Why your company might need a data health check
Are you drowning in data but struggling to find insights? Maybe you have valuable data, but can’t seem to give the right people access to it, or the quality of your data is unreliable.
Data is a valuable asset
Most organisations understand the critical importance of data, but many struggle to realise its full potential. Common data challenges can slow down decision making and lead to unnecessary costs and inefficiency.
That’s where our Data Health Check service can help. Our team of data experts evaluate the data strategy for your product and company, and help to identify and address any challenges or gaps in your data process.
Do you need a data health check?
We can help with most data challenges, thanks to years of experience supporting clients to solve data problems such as:
- Lots of data, but slow insights: Many companies have large amounts of data, but struggle to gather insights and make effective decisions quickly. This can be due to a lack of clarity around business goals, unclear data pipelines, or inadequate analytics tools.
- Locked data: Some companies have highly valuable data, but it’s only accessible to a small group. This can limit the impact of the data and prevent it from being used to drive business decisions.
- Difficulties accessing data: End users may find it difficult to access the data they need, leading to data silos and duplication of work. This can be due to inadequate data access controls or clarity around data ownership.
- Unreliable data quality: Inaccurate data can lead to mistrust and confusion, with different teams using different metrics to measure success. This can be due to data quality issues, such as inconsistent data sources or poor validation processes.
- Unnecessary costs: Some companies are running data pipelines which are more capable than the actual needs, which leads to wasted resources and increased costs.
- Lack of a clear data strategy: Without a clear strategy, companies may find themselves moving towards what they’ve been asked to do rather than what is best for the business. This can lead to missed opportunities and misaligned priorities.
- Lack of governance: Companies may be generating large amounts of data, but without clear ownership and governance, it can be difficult to use it effectively.
How our service works
The data health check addresses these challenges through a three-stage approach:
- First, we work with you to understand your business goals and desired outcomes from the data of a specific domain.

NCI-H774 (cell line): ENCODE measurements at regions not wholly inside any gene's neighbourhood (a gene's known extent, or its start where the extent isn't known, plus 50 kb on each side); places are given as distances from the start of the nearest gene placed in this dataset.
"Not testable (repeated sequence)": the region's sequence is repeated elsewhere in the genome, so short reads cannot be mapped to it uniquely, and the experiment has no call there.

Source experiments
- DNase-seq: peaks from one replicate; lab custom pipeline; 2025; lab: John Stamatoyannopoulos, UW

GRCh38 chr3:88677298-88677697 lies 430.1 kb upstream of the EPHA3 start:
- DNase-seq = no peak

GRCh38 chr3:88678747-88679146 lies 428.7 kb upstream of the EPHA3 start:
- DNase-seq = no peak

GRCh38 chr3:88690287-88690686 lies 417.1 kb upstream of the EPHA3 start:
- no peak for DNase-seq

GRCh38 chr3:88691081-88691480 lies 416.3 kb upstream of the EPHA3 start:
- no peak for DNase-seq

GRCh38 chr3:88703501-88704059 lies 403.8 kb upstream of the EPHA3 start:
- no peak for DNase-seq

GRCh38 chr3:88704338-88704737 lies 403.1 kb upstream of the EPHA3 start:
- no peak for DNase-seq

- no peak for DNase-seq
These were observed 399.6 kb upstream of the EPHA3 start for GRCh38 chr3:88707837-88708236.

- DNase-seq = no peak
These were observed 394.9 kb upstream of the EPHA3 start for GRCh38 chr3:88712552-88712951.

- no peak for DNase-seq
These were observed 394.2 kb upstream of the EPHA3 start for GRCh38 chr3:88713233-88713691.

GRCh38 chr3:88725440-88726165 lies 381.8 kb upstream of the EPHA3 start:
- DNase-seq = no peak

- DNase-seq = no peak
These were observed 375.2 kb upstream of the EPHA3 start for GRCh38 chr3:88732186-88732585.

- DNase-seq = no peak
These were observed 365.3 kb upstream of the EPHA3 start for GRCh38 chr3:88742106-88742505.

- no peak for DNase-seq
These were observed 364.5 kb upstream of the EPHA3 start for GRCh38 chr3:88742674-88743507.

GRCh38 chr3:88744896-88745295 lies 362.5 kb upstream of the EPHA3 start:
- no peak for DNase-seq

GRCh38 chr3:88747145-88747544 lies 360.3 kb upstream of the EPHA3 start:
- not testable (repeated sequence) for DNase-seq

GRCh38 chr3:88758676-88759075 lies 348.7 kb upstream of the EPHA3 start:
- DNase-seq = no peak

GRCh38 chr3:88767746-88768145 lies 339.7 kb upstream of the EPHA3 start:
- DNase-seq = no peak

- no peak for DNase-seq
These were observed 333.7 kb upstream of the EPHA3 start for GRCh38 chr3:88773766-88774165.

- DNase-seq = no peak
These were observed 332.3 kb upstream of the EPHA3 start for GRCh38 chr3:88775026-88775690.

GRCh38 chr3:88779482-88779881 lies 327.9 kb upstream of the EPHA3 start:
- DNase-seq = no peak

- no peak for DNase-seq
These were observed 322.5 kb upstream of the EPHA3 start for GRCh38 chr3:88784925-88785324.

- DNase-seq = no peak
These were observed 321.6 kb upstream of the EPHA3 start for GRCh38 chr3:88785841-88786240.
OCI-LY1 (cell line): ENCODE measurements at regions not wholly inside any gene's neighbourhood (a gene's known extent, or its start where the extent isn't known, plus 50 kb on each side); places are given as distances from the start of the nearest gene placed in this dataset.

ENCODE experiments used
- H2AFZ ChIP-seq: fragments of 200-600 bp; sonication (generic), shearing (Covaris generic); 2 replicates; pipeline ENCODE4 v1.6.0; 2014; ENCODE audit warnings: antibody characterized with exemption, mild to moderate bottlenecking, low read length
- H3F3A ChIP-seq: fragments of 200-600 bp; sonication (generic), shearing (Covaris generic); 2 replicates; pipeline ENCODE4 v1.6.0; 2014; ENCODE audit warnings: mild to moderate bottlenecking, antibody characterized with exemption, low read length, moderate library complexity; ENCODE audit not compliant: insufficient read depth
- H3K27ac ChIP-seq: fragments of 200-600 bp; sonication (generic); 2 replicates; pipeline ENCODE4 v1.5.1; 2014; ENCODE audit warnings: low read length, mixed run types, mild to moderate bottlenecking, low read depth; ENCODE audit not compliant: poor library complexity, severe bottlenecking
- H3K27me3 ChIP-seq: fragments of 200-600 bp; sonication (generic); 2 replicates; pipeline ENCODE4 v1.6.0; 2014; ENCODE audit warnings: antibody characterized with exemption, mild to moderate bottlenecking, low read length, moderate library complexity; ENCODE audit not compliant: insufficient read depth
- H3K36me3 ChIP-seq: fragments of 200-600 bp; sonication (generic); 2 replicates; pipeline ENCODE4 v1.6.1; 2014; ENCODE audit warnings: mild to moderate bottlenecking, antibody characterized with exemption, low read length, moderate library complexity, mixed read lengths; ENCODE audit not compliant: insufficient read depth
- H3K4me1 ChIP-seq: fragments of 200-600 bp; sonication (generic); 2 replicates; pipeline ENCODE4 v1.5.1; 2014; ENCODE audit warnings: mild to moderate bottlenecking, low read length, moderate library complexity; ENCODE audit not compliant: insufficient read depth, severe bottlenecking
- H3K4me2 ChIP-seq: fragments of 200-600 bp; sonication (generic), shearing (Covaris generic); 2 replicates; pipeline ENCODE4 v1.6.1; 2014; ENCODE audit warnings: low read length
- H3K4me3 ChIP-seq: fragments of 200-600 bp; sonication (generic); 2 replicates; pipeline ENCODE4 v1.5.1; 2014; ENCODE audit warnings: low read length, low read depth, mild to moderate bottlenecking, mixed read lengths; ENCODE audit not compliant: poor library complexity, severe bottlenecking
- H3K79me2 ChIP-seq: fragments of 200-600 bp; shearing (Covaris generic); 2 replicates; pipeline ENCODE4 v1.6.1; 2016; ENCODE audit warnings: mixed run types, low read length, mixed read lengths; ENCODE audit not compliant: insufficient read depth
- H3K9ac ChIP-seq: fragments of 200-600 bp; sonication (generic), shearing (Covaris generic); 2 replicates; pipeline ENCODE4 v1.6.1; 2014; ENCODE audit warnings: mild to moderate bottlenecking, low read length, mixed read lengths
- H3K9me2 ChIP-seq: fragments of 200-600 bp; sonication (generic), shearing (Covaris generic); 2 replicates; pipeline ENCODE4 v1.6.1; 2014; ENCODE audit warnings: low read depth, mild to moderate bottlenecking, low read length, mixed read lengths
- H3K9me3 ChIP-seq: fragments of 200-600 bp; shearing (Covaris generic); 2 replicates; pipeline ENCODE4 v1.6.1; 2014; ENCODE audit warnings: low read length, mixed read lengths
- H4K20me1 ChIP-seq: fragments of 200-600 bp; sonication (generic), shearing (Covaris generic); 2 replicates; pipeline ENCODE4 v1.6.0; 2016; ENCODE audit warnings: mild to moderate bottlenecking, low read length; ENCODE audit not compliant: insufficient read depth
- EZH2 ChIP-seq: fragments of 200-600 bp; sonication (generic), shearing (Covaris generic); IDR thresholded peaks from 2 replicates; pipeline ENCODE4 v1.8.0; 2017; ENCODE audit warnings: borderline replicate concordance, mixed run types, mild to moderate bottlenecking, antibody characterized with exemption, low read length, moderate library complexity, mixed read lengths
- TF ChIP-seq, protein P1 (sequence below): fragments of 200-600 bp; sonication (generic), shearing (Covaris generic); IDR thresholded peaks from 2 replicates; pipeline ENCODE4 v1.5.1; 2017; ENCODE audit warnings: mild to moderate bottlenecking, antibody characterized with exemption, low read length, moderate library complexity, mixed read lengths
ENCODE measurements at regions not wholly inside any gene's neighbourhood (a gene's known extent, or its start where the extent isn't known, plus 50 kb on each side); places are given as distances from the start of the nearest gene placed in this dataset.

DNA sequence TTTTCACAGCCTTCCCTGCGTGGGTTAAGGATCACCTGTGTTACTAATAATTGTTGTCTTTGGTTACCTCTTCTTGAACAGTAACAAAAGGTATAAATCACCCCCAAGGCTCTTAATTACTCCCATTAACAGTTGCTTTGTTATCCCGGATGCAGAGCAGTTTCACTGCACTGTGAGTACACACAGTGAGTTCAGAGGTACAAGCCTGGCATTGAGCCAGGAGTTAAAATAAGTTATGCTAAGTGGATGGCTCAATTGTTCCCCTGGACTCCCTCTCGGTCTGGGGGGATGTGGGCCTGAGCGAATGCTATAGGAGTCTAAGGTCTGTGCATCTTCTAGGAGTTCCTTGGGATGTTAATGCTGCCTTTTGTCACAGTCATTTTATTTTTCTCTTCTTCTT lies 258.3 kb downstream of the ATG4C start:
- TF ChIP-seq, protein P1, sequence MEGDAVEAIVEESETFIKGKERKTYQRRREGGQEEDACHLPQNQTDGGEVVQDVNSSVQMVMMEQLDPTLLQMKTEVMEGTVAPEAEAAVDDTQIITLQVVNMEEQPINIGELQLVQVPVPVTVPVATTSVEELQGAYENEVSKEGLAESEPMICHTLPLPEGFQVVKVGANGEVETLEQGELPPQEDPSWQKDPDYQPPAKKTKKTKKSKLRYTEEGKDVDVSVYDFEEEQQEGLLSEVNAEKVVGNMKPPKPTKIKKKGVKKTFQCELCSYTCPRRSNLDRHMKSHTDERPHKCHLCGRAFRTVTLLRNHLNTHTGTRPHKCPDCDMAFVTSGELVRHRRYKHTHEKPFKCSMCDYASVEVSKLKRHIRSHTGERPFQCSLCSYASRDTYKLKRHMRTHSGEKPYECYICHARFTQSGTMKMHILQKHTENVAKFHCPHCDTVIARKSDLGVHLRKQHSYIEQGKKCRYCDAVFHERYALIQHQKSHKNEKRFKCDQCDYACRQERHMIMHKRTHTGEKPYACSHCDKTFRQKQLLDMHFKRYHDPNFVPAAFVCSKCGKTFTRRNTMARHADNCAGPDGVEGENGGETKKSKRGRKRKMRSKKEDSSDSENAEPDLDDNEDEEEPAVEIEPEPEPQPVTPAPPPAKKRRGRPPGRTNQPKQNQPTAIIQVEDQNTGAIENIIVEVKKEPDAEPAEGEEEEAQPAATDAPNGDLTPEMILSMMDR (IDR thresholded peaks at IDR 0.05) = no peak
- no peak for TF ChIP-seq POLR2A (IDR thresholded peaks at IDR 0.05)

- Second, we will evaluate your current data pipelines and analytics processes.
- Third, we’ll present actionable recommendations for improvement.
A data health check usually lasts for two weeks, and will be conducted by a pair of Equal Experts practitioners who can cover data architecture, data engineering and data science (if required).
What can you expect from a data health check?
A Data Health Check service can guide your company to overcome common data challenges and leverage the full potential of your data.
We’ll identify and address gaps in your data processes, so that you can make faster, more informed decisions that drive better business outcomes. For example, we recently helped one Equal Experts client to save $3 million by implementing the recommendations from a Data Health Check.
At Equal Experts, we’re committed to helping our clients succeed, and we’d love to help your company do the same. Contact us today to learn more about our Data Health Check.
In my first blog post on ChatGPT I noticed that, to get good results for most of the work I wanted, I needed to use the latest model, which is tuned for instruction/chatgpt type tasks (text-davinci-003); the base models just didn’t seem to cut it.
I was intrigued by this, so I decided to have another go at fine-tuning ChatGPT, to see if I could find out more. Base models (e.g. davinci as opposed to text-davinci-003) use pure GPT-3. (Actually, I think they are GPT-3.5 but let’s not worry about that for now). They generate completions based on input text; give them the start of a sentence and they will tell you what the next words will typically be. However, this is different from answering a question or following an instruction.
In the following example you can see the top 5 answers to the prompt “Tell me a story” when using the base GPT-3 model (which is davinci – currently the most powerful we have access to):